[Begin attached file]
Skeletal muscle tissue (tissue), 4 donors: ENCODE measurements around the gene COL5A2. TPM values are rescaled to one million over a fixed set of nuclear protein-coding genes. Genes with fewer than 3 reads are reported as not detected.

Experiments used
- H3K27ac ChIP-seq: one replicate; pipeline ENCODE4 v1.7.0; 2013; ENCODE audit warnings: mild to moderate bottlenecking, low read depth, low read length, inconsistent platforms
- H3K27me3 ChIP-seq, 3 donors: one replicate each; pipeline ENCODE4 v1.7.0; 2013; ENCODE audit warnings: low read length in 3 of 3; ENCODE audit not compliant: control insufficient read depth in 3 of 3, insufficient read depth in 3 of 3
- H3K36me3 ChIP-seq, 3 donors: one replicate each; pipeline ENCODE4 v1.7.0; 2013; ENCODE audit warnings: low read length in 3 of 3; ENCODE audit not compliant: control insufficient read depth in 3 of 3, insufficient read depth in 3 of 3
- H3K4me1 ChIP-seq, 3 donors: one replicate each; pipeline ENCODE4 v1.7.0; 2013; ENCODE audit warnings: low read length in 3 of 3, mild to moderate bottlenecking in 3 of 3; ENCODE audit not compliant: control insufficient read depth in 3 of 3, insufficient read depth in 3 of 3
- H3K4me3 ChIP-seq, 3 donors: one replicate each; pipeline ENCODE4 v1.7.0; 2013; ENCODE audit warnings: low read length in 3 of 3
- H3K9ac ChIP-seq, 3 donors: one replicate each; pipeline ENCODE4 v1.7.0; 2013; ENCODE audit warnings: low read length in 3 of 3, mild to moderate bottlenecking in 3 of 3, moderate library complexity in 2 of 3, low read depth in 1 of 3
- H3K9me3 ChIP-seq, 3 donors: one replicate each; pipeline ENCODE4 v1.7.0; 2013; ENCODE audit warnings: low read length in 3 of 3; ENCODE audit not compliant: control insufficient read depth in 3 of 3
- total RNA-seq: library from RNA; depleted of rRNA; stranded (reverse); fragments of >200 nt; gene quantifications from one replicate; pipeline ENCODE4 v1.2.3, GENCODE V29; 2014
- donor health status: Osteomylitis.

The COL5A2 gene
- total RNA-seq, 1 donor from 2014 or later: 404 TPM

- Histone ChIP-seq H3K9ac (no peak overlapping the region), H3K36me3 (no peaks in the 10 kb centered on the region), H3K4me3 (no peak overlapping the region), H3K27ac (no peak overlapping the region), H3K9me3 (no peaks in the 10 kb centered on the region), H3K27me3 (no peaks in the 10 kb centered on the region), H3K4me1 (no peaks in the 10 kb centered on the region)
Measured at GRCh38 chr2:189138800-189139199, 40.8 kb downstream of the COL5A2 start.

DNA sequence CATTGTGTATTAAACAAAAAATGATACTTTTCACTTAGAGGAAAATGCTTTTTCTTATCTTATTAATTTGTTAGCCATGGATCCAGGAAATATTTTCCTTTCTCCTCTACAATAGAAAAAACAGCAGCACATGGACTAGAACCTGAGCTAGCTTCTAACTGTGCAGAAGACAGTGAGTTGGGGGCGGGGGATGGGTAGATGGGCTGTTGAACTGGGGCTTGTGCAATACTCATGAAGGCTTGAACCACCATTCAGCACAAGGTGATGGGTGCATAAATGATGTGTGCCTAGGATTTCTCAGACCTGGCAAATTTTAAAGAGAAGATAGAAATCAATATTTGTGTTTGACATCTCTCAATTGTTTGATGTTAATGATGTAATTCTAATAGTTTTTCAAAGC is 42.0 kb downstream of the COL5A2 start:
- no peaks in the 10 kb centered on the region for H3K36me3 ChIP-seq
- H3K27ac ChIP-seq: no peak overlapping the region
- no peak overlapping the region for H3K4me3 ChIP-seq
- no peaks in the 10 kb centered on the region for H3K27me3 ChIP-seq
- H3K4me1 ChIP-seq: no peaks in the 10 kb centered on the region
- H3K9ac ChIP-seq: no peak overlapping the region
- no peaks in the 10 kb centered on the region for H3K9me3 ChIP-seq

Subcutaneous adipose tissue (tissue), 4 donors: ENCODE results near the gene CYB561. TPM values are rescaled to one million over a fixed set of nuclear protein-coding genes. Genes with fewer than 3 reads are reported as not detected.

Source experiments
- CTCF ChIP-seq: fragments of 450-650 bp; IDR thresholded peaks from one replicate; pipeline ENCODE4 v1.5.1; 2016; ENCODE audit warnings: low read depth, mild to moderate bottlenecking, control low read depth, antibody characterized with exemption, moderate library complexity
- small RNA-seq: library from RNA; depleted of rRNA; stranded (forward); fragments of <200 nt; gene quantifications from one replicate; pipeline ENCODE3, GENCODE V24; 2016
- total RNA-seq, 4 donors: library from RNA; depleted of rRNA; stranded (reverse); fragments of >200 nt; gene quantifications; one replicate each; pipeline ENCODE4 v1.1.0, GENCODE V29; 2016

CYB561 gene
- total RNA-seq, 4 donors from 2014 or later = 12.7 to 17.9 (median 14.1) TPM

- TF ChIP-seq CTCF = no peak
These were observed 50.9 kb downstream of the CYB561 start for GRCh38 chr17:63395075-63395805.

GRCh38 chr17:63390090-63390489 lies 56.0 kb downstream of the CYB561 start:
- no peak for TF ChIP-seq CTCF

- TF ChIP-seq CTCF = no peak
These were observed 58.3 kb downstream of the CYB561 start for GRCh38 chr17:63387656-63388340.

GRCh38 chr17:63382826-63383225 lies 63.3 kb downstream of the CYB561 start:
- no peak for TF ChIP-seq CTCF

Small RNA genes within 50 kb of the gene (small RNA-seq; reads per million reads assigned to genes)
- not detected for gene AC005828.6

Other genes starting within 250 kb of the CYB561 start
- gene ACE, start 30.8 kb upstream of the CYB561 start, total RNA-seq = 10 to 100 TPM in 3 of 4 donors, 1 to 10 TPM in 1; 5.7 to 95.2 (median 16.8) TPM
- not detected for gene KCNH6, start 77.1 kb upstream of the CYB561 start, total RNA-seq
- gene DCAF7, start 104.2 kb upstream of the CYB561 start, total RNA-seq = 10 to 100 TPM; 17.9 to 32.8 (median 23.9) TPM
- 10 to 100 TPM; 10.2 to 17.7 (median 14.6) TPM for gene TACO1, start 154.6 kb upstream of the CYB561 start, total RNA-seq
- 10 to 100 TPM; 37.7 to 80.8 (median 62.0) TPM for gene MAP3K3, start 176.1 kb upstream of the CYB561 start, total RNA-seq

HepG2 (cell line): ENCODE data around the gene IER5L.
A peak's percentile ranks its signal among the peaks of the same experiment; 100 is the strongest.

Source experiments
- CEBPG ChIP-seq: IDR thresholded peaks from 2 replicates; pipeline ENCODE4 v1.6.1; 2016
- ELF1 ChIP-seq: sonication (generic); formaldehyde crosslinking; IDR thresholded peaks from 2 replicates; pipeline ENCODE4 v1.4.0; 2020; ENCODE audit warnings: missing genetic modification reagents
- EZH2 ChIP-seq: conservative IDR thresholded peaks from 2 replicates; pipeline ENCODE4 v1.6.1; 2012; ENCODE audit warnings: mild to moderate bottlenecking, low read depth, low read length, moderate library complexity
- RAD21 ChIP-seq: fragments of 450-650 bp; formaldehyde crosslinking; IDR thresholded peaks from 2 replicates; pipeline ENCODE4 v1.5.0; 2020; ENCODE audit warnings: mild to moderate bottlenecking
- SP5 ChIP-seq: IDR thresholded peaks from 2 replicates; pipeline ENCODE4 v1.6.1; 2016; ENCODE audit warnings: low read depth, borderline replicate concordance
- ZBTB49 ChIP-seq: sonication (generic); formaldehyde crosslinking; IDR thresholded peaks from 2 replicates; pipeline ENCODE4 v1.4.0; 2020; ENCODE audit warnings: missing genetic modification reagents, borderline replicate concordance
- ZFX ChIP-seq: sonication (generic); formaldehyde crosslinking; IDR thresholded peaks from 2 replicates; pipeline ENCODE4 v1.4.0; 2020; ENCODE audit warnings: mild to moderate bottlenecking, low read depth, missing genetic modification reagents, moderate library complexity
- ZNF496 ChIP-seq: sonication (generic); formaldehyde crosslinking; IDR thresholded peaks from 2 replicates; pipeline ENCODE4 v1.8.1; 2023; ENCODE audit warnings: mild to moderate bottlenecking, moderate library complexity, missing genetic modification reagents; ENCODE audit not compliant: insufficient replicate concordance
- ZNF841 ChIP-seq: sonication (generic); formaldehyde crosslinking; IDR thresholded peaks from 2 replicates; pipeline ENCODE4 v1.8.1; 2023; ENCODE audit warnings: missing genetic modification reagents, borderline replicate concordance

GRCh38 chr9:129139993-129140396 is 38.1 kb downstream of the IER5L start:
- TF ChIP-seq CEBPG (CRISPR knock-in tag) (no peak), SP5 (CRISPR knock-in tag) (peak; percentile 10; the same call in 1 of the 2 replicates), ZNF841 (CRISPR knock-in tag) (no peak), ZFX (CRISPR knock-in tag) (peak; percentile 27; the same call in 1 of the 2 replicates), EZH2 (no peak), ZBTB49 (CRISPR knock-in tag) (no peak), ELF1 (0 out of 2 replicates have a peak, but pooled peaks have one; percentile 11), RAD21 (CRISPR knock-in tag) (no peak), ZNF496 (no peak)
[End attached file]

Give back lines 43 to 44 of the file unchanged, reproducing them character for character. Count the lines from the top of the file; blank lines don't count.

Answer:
- not detected for gene KCNH6, start 77.1 kb upstream of the CYB561 start, total RNA-seq
- gene DCAF7, start 104.2 kb upstream of the CYB561 start, total RNA-seq = 10 to 100 TPM; 17.9 to 32.8 (median 23.9) TPM